I wondered if Cinderella had abandoned her wire coat hangers and had her colours done? Maybe if she had gone to the ball in the wrong colours, the prince would have waltzed off into the sunset with one of the Ugly Sisters. Perhaps her unswerving faith in herself would have carried the day, even if her shortsighted godmother had wrongly kitted her out as spring, and as a dramatic (one of six basic personality types) and not an ingenue.

Clearly I was alone with my reservations. The day ended and the instructor packed away her glorious wheels of coloured fabrics, lipsticks and blushers.

The only sound from my companions was the ripping of cheques torn out to pay for the cost of further private consultations. It gave a new meaning to the phrase 'buying power'.

Have you tried new the Independent Digital Edition apps?
Life and Style
ebookNow available in paperback
ebooks
ebookPart of The Independent’s new eBook series The Great Composers
  • Get to the point
Latest stories from i100
Have you tried new the Independent Digital Edition apps?
Independent Dating
and  

By clicking 'Search' you
are agreeing to our
Terms of Use.

ES Rentals

    iJobs Job Widget
    iJobs General

    Recruitment Genius: Field Engineer

    £15000 - £18000 per annum: Recruitment Genius: This company has 30 years of ex...

    Recruitment Genius: Customer Account Manager

    £27000 - £33000 per annum: Recruitment Genius: This fast growing cloud based I...

    Ashdown Group: Product Marketing Manager - Software & Services

    £35000 - £45000 per annum + Benefits: Ashdown Group: Product Marketing Manager...

    Recruitment Genius: Exhibition Sales Executive - OTE £35,000

    £16000 - £35000 per annum: Recruitment Genius: An expanding B2B exhibition and...

    Day In a Page

    General Election 2015: The masterminds behind the scenes

    The masterminds behind the election

    How do you get your party leader to embrace a message and then stick to it? By employing these people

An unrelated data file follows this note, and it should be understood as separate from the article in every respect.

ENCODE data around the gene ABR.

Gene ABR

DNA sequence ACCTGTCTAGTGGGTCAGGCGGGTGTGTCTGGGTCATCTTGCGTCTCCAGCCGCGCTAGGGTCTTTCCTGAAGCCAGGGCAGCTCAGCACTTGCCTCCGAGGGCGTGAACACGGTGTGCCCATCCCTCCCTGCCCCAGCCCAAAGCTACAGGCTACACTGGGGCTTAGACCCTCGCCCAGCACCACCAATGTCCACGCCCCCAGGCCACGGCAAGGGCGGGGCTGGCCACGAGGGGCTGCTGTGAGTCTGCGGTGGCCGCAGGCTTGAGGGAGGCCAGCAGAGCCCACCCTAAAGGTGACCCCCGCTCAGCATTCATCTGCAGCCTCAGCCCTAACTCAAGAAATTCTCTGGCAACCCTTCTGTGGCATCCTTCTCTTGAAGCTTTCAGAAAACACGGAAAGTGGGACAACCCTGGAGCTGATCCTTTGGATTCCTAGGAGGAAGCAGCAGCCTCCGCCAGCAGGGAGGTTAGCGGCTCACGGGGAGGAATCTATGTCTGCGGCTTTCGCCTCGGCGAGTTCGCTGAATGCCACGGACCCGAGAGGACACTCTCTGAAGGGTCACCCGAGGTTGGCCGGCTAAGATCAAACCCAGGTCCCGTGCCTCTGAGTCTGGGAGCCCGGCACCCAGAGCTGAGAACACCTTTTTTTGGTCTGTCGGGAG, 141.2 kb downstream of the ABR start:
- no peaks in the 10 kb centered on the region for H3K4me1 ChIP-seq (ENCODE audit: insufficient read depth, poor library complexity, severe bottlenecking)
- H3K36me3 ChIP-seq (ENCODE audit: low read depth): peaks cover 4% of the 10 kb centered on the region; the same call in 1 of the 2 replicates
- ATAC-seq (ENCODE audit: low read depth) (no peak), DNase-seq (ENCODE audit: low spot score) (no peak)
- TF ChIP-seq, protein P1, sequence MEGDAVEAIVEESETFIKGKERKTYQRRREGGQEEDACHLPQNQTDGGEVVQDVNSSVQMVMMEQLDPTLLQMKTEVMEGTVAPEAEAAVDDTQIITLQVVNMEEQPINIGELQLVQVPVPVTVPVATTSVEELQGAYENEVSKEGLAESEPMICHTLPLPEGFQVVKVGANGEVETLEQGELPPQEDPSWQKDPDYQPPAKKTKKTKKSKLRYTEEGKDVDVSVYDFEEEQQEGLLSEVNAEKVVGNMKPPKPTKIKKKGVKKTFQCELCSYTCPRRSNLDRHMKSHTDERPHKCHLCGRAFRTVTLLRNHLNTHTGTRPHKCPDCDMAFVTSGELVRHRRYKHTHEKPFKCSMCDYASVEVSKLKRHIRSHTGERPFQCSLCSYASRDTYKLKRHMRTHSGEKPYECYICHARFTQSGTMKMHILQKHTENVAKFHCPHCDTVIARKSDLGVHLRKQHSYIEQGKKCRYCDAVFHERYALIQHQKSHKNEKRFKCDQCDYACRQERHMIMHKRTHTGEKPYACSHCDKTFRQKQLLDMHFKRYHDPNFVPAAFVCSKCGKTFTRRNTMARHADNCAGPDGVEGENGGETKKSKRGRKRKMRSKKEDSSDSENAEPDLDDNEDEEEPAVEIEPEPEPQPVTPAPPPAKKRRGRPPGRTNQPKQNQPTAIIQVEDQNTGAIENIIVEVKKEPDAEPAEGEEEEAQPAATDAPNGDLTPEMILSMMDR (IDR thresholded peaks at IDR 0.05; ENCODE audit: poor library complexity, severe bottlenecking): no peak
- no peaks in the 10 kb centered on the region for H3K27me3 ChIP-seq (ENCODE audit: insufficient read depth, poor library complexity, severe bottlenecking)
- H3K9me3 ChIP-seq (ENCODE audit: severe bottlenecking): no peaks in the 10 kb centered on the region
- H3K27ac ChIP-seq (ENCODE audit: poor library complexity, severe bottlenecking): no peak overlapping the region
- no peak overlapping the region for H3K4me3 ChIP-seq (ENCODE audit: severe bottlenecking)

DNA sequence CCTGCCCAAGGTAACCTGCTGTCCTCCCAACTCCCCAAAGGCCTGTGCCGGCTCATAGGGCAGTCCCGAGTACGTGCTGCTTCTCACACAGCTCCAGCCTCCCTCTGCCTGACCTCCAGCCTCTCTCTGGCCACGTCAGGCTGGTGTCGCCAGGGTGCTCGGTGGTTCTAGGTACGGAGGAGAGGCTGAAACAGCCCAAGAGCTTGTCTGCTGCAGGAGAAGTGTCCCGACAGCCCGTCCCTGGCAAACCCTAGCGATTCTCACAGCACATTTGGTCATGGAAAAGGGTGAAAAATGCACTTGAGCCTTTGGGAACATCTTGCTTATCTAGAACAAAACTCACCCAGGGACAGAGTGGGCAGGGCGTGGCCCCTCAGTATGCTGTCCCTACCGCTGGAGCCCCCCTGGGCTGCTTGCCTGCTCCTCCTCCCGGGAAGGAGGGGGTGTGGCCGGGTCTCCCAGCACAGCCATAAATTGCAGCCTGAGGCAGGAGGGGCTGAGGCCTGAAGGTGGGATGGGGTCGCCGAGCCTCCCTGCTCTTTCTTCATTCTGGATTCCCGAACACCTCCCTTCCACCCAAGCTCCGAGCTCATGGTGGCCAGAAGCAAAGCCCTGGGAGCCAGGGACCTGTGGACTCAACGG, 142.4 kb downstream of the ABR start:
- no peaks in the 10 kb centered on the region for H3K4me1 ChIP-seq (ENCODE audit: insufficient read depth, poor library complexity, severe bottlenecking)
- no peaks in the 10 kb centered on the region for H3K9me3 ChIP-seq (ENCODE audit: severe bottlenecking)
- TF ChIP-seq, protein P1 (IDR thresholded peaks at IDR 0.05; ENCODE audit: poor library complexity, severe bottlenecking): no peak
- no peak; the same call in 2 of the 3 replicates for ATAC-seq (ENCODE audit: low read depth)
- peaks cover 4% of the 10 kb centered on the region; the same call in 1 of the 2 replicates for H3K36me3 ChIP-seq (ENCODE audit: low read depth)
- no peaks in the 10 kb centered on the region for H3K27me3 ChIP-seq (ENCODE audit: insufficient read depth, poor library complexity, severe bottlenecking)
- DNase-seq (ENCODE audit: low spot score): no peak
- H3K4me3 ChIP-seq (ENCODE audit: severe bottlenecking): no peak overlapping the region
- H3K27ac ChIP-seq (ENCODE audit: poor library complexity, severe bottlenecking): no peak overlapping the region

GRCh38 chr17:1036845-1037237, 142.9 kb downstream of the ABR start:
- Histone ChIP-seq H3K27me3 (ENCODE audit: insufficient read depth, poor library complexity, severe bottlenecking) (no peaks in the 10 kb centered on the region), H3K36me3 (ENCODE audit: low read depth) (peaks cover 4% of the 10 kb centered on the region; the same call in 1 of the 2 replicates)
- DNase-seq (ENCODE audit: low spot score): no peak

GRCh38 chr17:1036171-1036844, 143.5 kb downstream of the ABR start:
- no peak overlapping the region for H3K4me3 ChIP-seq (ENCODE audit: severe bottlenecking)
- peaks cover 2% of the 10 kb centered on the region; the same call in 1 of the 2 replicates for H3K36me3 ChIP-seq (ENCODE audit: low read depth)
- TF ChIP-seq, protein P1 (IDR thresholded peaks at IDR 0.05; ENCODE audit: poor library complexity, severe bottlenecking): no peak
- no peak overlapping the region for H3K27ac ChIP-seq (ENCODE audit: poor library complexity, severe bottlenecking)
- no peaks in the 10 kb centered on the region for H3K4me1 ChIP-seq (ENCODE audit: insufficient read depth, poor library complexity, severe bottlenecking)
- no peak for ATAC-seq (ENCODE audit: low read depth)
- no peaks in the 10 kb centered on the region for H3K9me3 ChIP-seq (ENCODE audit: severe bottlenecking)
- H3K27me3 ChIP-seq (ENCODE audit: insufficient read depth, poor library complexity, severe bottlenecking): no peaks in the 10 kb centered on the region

Machine Gun America: The amusement park where teenagers go to shoot a huge range of automatic weapons

    Machine Gun America

    The amusement park where teenagers go to shoot a huge range of automatic weapons
    The ethics of pet food: Why are we are so selective in how we show animals our love?

    The ethics of pet food

    Why are we are so selective in how we show animals our love?
    How Tansy Davies turned 9/11 into her opera 'Between Worlds'

    How a composer turned 9/11 into her opera 'Between Worlds'

    Tansy Davies makes her operatic debut with a work about the attack on the Twin Towers. Despite the topic, she says it is a life-affirming piece
    11 best bedside tables

    11 best bedside tables

    It could be the first thing you see in the morning, so make it work for you. We find night stands, tables and cabinets to wake up to
    Italy vs England player ratings: Did Andros Townsend's goal see him beat Harry Kane and Wayne Rooney to top marks?

    Italy vs England player ratings

    Did Townsend's goal see him beat Kane and Rooney to top marks?
    Danny Higginbotham: An underdog's tale of making the most of it

    An underdog's tale of making the most of it

    Danny Higginbotham on being let go by Manchester United, annoying Gordon Strachan, utilising his talents to the full at Stoke and plunging into the world of analysis
    Audley Harrison's abusers forget the debt he's due, but Errol Christie will always remember what he owes the police

    Steve Bunce: Inside Boxing

    Audley Harrison's abusers forget the debt he's due, but Errol Christie will always remember what he owes the police
    No postcode? No vote

    Floating voters

    How living on a houseboat meant I didn't officially 'exist'
    Louis Theroux's affable Englishman routine begins to wear thin

    By Reason of Insanity

    Louis Theroux's affable Englishman routine begins to wear thin
    Power dressing is back – but no shoulderpads!

    Power dressing is back

    But banish all thoughts of Eighties shoulderpads
    Spanish stone-age cave paintings 'under threat' after being re-opened to the public

    Spanish stone-age cave paintings in Altamira 'under threat'

    Caves were re-opened to the public
    'I was the bookies’ favourite to be first to leave the Cabinet'

    Vince Cable interview

    'I was the bookies’ favourite to be first to leave the Cabinet'
    Election 2015: How many of the Government's coalition agreement promises have been kept?

    Promises, promises

    But how many coalition agreement pledges have been kept?
    The Gaza fisherman who built his own reef - and was shot dead there by an Israeli gunboat

    The death of a Gaza fisherman

    He built his own reef, and was fatally shot there by an Israeli gunboat